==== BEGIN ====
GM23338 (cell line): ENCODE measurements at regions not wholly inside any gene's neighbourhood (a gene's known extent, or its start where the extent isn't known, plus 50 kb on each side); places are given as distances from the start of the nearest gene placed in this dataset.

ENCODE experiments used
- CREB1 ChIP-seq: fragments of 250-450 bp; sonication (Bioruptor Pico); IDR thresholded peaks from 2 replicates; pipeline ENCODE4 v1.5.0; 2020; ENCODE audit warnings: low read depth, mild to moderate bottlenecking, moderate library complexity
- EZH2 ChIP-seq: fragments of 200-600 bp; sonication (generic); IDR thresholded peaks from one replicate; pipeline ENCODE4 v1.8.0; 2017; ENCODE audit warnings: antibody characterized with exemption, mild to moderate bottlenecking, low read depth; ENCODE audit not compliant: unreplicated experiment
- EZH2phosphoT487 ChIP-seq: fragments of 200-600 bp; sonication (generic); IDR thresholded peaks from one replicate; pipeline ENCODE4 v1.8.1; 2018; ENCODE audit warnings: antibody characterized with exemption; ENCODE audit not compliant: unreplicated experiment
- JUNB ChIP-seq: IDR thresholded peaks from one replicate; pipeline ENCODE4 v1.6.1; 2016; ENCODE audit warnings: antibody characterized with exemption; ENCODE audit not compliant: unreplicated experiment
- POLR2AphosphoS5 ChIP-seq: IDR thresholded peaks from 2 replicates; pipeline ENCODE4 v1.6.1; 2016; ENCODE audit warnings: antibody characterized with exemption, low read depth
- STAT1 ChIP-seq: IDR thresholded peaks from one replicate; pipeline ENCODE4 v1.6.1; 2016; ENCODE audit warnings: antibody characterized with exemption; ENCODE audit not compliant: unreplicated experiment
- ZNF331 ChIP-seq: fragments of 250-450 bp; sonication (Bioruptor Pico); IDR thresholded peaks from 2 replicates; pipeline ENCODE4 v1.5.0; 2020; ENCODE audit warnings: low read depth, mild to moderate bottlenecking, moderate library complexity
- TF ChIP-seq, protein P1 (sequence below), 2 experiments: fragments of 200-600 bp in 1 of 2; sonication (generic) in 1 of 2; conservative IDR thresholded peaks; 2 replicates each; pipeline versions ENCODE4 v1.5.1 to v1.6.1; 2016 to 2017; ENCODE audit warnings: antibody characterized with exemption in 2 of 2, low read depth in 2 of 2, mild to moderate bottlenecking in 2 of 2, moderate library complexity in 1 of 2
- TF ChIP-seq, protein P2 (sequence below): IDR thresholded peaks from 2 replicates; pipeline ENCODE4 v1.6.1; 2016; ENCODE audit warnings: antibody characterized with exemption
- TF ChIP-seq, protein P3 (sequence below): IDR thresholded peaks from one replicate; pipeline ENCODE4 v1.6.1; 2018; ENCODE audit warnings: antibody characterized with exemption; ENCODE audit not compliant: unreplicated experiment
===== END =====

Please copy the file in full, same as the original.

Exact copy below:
GM23338 (cell line): ENCODE measurements at regions not wholly inside any gene's neighbourhood (a gene's known extent, or its start where the extent isn't known, plus 50 kb on each side); places are given as distances from the start of the nearest gene placed in this dataset.

ENCODE experiments used
- CREB1 ChIP-seq: fragments of 250-450 bp; sonication (Bioruptor Pico); IDR thresholded peaks from 2 replicates; pipeline ENCODE4 v1.5.0; 2020; ENCODE audit warnings: low read depth, mild to moderate bottlenecking, moderate library complexity
- EZH2 ChIP-seq: fragments of 200-600 bp; sonication (generic); IDR thresholded peaks from one replicate; pipeline ENCODE4 v1.8.0; 2017; ENCODE audit warnings: antibody characterized with exemption, mild to moderate bottlenecking, low read depth; ENCODE audit not compliant: unreplicated experiment
- EZH2phosphoT487 ChIP-seq: fragments of 200-600 bp; sonication (generic); IDR thresholded peaks from one replicate; pipeline ENCODE4 v1.8.1; 2018; ENCODE audit warnings: antibody characterized with exemption; ENCODE audit not compliant: unreplicated experiment
- JUNB ChIP-seq: IDR thresholded peaks from one replicate; pipeline ENCODE4 v1.6.1; 2016; ENCODE audit warnings: antibody characterized with exemption; ENCODE audit not compliant: unreplicated experiment
- POLR2AphosphoS5 ChIP-seq: IDR thresholded peaks from 2 replicates; pipeline ENCODE4 v1.6.1; 2016; ENCODE audit warnings: antibody characterized with exemption, low read depth
- STAT1 ChIP-seq: IDR thresholded peaks from one replicate; pipeline ENCODE4 v1.6.1; 2016; ENCODE audit warnings: antibody characterized with exemption; ENCODE audit not compliant: unreplicated experiment
- ZNF331 ChIP-seq: fragments of 250-450 bp; sonication (Bioruptor Pico); IDR thresholded peaks from 2 replicates; pipeline ENCODE4 v1.5.0; 2020; ENCODE audit warnings: low read depth, mild to moderate bottlenecking, moderate library complexity
- TF ChIP-seq, protein P1 (sequence below), 2 experiments: fragments of 200-600 bp in 1 of 2; sonication (generic) in 1 of 2; conservative IDR thresholded peaks; 2 replicates each; pipeline versions ENCODE4 v1.5.1 to v1.6.1; 2016 to 2017; ENCODE audit warnings: antibody characterized with exemption in 2 of 2, low read depth in 2 of 2, mild to moderate bottlenecking in 2 of 2, moderate library complexity in 1 of 2
- TF ChIP-seq, protein P2 (sequence below): IDR thresholded peaks from 2 replicates; pipeline ENCODE4 v1.6.1; 2016; ENCODE audit warnings: antibody characterized with exemption
- TF ChIP-seq, protein P3 (sequence below): IDR thresholded peaks from one replicate; pipeline ENCODE4 v1.6.1; 2018; ENCODE audit warnings: antibody characterized with exemption; ENCODE audit not compliant: unreplicated experiment